Stewarts has continued its tradition of hosting a webinar for lawyers and staff in conjunction with the Holocaust Educational Trust, to mark Holocaust Memorial Day 2024. We were grateful to hear Tracy Moses, whose father Harry Spiro is a Holocaust survivor, speak about her father’s experiences.

Tracy is a second-generation survivor who has taken up telling her father’s story. She works with the Holocaust Educational Trust to share his testimony and ensure that communities are  reminded where hatred can lead, to prevent history repeating.


Harry Spiro’s story

Born in Poland into a Jewish family, Harry was 10 years old when Nazi Germany invaded in 1939 and created a ghetto for the Jewish community in his home city of Piotrków. Harry took a job in a glass factory to help his family, lying about his age so he could get employment before his 12th birthday. In October 1942, while he and others with work permits were separated from the rest of the community, Harry’s family was removed from the ghetto and taken to Treblinka extermination camp.

At that point the only survivor from his family, Harry was moved along with his surviving Jewish neighbours to a labour camp in nearby Częstochowa, before being relocated again to the Buchenwald and then Rehmsdorf concentration camps. Towards the end of the second world war, Rehmsdorf’s prisoners were sent on a ‘death march’ to Theresienstadt in then-Czechoslovakia. Harry was one of 270 survivors from the 3,000 who began the march. Theresienstadt was thereafter liberated by Soviet soldiers.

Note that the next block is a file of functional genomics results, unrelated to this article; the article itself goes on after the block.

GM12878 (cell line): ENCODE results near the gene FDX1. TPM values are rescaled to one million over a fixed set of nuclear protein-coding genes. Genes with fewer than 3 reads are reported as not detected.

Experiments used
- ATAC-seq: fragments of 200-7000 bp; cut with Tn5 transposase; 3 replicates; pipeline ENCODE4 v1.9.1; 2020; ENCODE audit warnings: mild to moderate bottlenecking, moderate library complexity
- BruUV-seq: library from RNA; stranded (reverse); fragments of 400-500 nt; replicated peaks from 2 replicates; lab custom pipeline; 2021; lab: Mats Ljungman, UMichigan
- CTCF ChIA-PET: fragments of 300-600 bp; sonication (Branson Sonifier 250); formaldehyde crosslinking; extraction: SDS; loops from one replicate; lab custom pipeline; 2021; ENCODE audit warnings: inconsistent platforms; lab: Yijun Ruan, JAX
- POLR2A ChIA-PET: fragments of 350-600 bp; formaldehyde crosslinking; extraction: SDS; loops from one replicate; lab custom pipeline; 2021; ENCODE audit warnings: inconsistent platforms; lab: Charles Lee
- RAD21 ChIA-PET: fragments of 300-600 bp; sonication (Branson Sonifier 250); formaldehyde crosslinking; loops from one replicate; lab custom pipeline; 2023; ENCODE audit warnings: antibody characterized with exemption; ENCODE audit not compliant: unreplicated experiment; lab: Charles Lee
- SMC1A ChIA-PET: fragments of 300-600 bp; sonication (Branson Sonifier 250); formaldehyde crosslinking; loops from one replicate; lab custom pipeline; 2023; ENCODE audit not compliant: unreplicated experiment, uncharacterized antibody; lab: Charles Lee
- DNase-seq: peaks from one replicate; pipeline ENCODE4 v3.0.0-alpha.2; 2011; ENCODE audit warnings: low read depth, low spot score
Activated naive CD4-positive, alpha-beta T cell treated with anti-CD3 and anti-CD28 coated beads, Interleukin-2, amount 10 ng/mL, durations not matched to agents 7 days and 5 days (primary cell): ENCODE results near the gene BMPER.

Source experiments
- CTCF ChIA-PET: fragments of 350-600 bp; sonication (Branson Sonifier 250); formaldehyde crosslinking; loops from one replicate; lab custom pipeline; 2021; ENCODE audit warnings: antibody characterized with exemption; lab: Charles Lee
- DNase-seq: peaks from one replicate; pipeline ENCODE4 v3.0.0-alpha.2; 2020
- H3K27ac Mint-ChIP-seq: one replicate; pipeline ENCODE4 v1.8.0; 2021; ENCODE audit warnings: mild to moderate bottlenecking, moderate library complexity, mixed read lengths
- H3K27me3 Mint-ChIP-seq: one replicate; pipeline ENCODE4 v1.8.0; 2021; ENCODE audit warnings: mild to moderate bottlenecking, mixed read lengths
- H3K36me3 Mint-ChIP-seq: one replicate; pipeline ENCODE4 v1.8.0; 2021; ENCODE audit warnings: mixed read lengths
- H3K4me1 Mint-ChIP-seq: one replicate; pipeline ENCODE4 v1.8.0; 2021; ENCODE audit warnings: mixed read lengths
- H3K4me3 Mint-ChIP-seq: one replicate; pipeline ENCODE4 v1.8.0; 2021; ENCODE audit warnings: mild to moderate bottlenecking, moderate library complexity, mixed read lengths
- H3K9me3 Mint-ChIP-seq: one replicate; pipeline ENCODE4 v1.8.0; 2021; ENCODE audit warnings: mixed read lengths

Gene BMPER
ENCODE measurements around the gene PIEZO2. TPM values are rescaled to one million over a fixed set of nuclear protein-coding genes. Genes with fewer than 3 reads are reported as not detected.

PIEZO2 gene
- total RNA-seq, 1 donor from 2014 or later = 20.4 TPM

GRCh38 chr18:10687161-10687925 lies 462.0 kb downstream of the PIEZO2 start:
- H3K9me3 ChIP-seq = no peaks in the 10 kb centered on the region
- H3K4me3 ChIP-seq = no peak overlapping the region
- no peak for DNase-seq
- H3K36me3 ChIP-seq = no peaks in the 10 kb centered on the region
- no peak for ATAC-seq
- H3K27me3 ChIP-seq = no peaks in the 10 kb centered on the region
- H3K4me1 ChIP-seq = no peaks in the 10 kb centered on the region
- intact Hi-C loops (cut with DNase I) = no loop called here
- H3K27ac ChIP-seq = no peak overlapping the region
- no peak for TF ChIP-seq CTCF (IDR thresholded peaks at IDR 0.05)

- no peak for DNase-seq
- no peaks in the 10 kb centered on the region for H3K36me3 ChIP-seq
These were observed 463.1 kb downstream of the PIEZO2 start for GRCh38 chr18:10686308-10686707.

Harry was one of 732 Jewish holocaust survivors known as “the Boys” who came to the UK after the war’s conclusion. Aged 94, he now has three children and an extended family including great-grandchildren. Harry has travelled several times to Poland with members of his family to ensure they can connect with their history.


Holocaust Memorial Day

Holocaust Memorial Day (HMD) takes place each year on 27 January. The date was chosen as the anniversary of liberation of the largest Nazi death camp, Auschwitz-Birkenau. Each year we mark HMD to remember the horrors of genocide and to honour the survivors.

The theme for HMD 2024 was Fragility of Freedom. The Holocaust Memorial Day Trust says: “On HMD 2024, we can all reflect on how freedom is fragile and vulnerable to abuse. As we come together in communities around the UK, let’s pledge not to take our freedoms for granted, and consider what we can do to strengthen freedoms around the world.”

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